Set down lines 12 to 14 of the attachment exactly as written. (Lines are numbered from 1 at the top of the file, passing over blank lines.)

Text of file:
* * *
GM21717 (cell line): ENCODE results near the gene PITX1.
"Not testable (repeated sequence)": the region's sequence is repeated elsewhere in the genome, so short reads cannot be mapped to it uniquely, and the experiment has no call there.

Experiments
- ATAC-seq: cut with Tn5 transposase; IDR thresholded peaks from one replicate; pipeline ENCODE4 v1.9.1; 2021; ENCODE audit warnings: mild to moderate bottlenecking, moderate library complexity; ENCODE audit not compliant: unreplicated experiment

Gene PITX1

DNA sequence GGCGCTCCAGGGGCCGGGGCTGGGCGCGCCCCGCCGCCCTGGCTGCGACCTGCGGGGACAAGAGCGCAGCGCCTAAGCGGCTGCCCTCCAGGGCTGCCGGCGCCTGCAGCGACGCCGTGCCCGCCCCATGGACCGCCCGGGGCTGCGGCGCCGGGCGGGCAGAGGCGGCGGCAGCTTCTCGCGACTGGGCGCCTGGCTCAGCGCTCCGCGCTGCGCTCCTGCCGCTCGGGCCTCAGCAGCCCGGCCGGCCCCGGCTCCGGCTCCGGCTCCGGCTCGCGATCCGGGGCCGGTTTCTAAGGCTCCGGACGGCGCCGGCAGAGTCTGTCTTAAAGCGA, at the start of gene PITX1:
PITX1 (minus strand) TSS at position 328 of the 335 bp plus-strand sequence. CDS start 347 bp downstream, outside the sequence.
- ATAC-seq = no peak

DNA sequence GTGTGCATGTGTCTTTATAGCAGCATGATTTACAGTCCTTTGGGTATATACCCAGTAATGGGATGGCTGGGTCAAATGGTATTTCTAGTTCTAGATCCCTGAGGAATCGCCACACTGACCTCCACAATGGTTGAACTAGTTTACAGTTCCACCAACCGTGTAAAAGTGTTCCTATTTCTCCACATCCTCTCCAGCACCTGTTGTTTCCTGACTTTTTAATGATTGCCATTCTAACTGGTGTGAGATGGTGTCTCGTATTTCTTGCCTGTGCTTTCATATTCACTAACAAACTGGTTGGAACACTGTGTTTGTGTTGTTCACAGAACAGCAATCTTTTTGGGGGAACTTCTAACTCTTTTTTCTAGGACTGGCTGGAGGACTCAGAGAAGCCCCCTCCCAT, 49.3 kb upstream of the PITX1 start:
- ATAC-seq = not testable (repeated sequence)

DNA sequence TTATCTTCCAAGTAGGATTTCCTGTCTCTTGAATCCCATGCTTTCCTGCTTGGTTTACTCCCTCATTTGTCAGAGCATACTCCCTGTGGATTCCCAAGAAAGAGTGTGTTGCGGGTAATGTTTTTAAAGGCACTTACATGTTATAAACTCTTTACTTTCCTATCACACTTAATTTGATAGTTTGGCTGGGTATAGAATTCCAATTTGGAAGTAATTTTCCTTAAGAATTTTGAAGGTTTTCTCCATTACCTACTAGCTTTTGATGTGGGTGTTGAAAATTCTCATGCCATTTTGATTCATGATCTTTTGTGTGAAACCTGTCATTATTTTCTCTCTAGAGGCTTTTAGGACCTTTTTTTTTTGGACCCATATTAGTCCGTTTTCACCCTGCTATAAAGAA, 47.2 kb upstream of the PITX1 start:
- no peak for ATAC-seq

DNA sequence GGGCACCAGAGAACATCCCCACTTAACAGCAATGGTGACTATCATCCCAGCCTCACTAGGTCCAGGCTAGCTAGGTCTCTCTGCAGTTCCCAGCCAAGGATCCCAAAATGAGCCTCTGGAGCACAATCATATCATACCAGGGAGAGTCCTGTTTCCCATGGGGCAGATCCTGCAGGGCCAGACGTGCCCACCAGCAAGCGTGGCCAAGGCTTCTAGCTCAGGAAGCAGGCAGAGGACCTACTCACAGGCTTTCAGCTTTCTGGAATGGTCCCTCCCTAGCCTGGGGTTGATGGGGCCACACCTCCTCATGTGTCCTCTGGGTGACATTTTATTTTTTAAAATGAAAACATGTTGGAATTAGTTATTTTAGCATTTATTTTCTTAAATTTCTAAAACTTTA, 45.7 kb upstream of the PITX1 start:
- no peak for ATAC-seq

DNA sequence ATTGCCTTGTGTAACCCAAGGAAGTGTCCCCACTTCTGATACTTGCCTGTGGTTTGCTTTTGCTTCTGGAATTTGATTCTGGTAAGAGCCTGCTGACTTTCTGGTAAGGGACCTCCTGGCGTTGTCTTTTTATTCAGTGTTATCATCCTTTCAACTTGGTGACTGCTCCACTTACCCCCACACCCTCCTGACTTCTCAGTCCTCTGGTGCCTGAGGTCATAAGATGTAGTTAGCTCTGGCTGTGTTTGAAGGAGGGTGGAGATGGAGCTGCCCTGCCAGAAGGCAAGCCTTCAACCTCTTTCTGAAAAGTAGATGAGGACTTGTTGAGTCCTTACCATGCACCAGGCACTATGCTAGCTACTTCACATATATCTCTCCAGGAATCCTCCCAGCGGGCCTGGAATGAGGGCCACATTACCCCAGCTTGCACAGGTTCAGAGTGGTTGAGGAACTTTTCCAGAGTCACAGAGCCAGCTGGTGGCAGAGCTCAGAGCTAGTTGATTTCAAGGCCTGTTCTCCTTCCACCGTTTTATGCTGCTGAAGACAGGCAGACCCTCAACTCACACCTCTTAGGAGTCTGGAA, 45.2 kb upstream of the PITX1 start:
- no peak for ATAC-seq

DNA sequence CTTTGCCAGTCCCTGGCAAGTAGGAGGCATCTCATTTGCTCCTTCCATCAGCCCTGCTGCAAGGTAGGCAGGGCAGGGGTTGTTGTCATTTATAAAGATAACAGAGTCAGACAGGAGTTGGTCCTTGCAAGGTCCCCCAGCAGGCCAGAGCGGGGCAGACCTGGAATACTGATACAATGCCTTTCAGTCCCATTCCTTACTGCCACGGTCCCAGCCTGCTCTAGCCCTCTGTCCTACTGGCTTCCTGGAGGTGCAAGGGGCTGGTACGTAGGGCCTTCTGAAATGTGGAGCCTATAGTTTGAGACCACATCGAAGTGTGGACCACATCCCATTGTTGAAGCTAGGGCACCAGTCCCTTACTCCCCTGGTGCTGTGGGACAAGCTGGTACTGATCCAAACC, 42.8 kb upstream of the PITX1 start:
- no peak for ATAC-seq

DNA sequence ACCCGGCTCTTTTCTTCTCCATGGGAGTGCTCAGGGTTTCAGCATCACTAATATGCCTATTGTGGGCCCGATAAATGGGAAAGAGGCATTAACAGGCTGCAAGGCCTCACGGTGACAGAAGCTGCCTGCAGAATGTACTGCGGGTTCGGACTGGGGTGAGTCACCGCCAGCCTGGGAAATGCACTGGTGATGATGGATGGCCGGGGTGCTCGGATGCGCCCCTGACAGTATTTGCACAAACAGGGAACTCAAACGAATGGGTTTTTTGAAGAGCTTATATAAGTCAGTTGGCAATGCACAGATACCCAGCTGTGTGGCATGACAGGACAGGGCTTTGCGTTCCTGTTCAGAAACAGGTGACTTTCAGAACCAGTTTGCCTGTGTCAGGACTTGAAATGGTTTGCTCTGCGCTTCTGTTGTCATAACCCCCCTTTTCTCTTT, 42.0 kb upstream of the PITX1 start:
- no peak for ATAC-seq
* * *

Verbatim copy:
- no peak for ATAC-seq

DNA sequence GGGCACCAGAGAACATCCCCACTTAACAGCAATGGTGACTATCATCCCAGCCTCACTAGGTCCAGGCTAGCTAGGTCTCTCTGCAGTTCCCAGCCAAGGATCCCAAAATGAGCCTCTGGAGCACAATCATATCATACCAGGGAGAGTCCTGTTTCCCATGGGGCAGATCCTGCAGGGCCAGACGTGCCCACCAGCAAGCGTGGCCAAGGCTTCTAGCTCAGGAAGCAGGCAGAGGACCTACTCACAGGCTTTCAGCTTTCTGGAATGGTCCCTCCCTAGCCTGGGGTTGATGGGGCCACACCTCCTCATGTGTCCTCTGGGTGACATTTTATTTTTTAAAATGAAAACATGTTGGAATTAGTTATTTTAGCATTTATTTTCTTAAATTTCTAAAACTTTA, 45.7 kb upstream of the PITX1 start:
- no peak for ATAC-seq